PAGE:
Saudi nationals have joined the Sunni insurgency
against U.S. troops in Iraq. At least one U.S. soldier daily has been killed over the last few weeks.
Meanwhile, a U.S.based Saudi opposition organization has reported that two Saudi nationals have been killed in the sporadic fighting, Middle East Newsline reported.
Last week, the U.S. Army's Third Division sent its 2nd Brigade to launch an
operation in several Sunni cities to quell the insurgency.
U.S. officials confirmed that Saudi nationals have financed and
participated in the Sunni insurgency. They said elements in Saudi Arabia
view the U.S. military presence in Iraq as that of the Soviet occupation of
Afganistan in the 1980s.
"They're not going to go back to where they came from until they are
either killed or captured," Joseph Collins, deputy assistant secretary of
defense for stability operations, said. Collins termed the fighters in Iraq
"jihadists" but did not mention from where they came.
Western diplomatic sources said members of the royal family have helped
finance the Sunni insurgency against Iraq. They said they have helped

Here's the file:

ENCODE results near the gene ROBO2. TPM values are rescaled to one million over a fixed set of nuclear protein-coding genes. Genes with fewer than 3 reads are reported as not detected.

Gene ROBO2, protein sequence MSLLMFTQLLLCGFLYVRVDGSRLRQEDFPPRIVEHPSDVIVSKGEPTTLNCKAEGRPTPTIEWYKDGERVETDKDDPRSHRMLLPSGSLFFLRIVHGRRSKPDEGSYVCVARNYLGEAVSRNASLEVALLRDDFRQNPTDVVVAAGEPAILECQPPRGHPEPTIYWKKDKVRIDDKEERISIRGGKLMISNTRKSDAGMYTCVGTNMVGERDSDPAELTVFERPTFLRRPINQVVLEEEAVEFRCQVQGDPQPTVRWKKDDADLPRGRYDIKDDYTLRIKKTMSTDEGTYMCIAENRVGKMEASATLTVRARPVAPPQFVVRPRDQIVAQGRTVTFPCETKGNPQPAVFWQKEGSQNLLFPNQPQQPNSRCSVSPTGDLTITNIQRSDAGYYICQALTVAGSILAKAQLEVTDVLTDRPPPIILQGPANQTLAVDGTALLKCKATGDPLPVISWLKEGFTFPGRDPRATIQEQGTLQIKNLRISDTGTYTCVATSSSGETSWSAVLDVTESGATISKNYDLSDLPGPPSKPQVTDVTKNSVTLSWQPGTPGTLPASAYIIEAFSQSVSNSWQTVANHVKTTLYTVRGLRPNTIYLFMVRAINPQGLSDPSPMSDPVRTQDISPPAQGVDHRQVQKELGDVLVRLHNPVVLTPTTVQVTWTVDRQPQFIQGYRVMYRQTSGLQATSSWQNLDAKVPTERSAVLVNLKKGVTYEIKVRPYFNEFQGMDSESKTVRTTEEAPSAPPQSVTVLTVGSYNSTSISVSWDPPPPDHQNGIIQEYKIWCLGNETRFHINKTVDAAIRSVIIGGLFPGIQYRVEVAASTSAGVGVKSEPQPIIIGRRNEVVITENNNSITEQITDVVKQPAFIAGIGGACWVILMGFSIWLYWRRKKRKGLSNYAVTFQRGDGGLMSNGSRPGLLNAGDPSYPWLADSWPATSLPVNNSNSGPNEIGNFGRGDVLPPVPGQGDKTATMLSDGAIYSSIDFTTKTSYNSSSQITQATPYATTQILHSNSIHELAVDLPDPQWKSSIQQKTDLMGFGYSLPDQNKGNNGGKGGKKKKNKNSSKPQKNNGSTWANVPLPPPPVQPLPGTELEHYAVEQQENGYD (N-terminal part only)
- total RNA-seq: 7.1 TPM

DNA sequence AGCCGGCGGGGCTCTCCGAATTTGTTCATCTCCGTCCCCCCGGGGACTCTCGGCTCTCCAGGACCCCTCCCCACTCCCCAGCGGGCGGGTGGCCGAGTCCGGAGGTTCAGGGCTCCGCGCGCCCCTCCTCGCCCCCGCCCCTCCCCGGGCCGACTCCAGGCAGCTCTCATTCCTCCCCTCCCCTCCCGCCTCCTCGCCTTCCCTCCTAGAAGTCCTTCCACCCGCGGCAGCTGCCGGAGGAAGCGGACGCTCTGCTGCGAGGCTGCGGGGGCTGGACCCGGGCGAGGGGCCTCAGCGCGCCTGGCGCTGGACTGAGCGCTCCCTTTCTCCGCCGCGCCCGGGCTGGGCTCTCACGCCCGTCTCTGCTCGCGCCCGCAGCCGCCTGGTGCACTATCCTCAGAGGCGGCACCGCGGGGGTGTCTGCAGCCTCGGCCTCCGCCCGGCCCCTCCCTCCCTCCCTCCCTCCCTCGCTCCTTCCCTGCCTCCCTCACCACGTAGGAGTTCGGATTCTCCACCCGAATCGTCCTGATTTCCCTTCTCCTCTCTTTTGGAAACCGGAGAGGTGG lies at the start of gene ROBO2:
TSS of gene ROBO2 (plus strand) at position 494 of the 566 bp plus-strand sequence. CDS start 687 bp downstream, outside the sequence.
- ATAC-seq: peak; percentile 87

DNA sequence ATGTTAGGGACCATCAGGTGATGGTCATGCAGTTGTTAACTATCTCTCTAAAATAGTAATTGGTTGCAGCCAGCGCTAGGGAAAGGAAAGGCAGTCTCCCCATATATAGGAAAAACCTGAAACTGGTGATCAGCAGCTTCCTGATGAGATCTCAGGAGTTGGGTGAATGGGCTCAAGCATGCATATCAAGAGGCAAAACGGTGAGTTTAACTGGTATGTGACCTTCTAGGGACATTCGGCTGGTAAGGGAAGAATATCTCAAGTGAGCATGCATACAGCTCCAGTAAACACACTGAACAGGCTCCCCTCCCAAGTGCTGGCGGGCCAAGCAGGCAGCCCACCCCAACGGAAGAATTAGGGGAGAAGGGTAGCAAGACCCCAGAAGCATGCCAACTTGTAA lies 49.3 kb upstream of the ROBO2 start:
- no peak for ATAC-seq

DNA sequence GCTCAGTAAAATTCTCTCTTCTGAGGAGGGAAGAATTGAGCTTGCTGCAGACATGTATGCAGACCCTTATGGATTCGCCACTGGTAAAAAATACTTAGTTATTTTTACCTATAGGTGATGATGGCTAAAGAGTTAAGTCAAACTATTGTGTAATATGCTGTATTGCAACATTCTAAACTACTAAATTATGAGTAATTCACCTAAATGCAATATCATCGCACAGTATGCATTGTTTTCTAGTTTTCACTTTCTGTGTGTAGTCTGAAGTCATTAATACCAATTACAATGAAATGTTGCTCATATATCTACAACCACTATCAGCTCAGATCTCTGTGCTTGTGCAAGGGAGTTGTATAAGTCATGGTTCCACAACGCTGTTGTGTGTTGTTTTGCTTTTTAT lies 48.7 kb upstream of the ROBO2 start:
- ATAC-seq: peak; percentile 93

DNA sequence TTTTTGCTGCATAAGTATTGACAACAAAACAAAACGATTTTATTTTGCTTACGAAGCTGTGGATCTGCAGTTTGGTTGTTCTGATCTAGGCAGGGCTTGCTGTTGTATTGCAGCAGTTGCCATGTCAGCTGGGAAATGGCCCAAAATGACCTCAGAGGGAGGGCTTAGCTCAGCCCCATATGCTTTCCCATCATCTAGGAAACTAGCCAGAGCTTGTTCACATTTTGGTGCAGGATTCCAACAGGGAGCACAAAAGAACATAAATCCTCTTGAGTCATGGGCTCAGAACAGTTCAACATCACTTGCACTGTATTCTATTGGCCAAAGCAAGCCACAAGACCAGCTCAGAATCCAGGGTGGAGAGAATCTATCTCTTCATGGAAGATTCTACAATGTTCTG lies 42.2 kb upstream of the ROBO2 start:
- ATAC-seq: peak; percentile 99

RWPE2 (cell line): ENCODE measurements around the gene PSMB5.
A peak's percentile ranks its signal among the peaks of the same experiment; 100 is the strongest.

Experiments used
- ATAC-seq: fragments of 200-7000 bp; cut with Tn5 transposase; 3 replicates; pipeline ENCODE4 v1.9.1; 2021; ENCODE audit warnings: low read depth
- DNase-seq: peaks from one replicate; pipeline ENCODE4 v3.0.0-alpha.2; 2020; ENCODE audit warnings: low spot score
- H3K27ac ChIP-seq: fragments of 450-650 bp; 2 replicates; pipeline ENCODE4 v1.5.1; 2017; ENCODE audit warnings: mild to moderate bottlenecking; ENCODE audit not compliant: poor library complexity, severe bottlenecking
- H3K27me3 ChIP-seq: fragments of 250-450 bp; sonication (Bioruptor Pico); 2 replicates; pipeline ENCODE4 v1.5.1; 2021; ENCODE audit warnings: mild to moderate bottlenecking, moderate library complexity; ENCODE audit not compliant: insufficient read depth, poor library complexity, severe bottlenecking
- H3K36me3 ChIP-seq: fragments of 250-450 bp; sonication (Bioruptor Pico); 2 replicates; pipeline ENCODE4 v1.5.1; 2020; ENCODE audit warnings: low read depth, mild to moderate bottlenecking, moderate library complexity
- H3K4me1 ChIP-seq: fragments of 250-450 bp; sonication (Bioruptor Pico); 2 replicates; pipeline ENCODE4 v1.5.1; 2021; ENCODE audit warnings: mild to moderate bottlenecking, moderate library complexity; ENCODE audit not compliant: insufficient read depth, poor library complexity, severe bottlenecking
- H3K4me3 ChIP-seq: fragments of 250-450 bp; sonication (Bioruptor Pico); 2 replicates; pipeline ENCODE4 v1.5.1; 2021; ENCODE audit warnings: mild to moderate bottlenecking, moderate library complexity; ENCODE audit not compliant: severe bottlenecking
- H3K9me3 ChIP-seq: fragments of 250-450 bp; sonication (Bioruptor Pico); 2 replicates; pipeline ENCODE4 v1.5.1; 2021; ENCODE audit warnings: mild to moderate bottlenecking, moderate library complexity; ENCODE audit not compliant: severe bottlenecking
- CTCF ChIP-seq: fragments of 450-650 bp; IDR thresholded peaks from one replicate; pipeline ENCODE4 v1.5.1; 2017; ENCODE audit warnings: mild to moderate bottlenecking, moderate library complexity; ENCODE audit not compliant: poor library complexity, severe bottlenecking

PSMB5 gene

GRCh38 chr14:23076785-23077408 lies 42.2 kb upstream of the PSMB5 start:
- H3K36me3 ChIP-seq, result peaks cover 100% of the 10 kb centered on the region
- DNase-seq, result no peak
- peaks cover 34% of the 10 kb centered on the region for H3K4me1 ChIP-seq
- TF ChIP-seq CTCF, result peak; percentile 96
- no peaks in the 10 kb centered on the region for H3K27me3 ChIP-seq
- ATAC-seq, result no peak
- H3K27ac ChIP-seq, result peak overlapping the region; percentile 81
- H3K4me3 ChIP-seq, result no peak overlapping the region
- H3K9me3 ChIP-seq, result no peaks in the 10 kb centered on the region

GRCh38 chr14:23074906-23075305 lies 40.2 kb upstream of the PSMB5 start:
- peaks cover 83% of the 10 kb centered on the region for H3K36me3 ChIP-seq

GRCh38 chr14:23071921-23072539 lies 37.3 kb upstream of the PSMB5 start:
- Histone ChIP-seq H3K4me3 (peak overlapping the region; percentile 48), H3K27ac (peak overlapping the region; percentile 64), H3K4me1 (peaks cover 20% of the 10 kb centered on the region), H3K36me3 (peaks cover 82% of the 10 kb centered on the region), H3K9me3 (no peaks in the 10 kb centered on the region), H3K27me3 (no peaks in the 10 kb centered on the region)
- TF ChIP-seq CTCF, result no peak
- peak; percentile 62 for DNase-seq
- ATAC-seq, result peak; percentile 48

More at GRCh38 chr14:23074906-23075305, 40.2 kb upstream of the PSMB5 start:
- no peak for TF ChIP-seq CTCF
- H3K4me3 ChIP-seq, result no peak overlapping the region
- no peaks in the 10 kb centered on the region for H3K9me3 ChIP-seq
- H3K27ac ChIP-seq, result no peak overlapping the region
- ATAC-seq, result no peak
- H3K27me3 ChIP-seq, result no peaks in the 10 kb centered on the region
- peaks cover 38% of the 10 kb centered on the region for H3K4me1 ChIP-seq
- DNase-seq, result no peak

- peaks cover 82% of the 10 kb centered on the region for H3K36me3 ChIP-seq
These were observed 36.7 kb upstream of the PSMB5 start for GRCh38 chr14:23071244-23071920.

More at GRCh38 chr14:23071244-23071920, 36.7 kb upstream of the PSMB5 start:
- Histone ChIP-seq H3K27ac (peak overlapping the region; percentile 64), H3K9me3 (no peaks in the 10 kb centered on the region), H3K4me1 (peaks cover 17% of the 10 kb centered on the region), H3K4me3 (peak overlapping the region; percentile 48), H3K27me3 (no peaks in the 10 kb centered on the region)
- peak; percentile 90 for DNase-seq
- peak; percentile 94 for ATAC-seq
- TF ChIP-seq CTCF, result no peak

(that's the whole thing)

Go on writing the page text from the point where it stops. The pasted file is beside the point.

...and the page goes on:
purchase weapons and send Saudi nationals to fight in Iraq.
More than 100 Saudi nationals have been sent to help the Sunni
insurgency in Iraq, the sources said. They said this includes the Saudis who
have played a role in attacks on U.S. combat forces in Faluja, located 65
kilometers west of Baghdad and regarded as the center of the Sunni
On Wednesday, the London-based Al Hayat daily reported that U.S. troops
captured nearly 400 suspected Iraqi insurgents in a search operation in
several Sunni cities.
Earlier, the Washington-based Saudi Information Agency reported that two
Saudi fighters were killed in clashes with U.S. troops in May. The agency,
directed by the Saudi opposition, identified the Saudi nationals as Faisal
Al Otaibi and Taher Ashumari.
Saudi Arabia's state-supported clergy has encouraged Saudi nationals to
volunteer to fight in Iraq against the United States. Several of the clerics
have termed anti-U.S. operations a religious duty.
The Saudi opposition agency identified several Saudi clerics in the
forefront of support for the Sunni insurgency against the United States in
were Sheik Nasser Al Omar and Sheik Safar Al Hawali.
Ahmed Chalabi, head of the Iraqi National Congress, said the Sunni
insurgency has also been funded by deposed President Saddam Hussein. Chalabi
said Saddam has offered a bounty for any U.S. soldier killed.
"Now, he's put a price on American soldiers," Chalabi told the New
York-based Council on Foreign Relations on Tuesday. "He will pay bounty for
every American soldier killed in Iraq now. This has been spread around in
the western part of the country."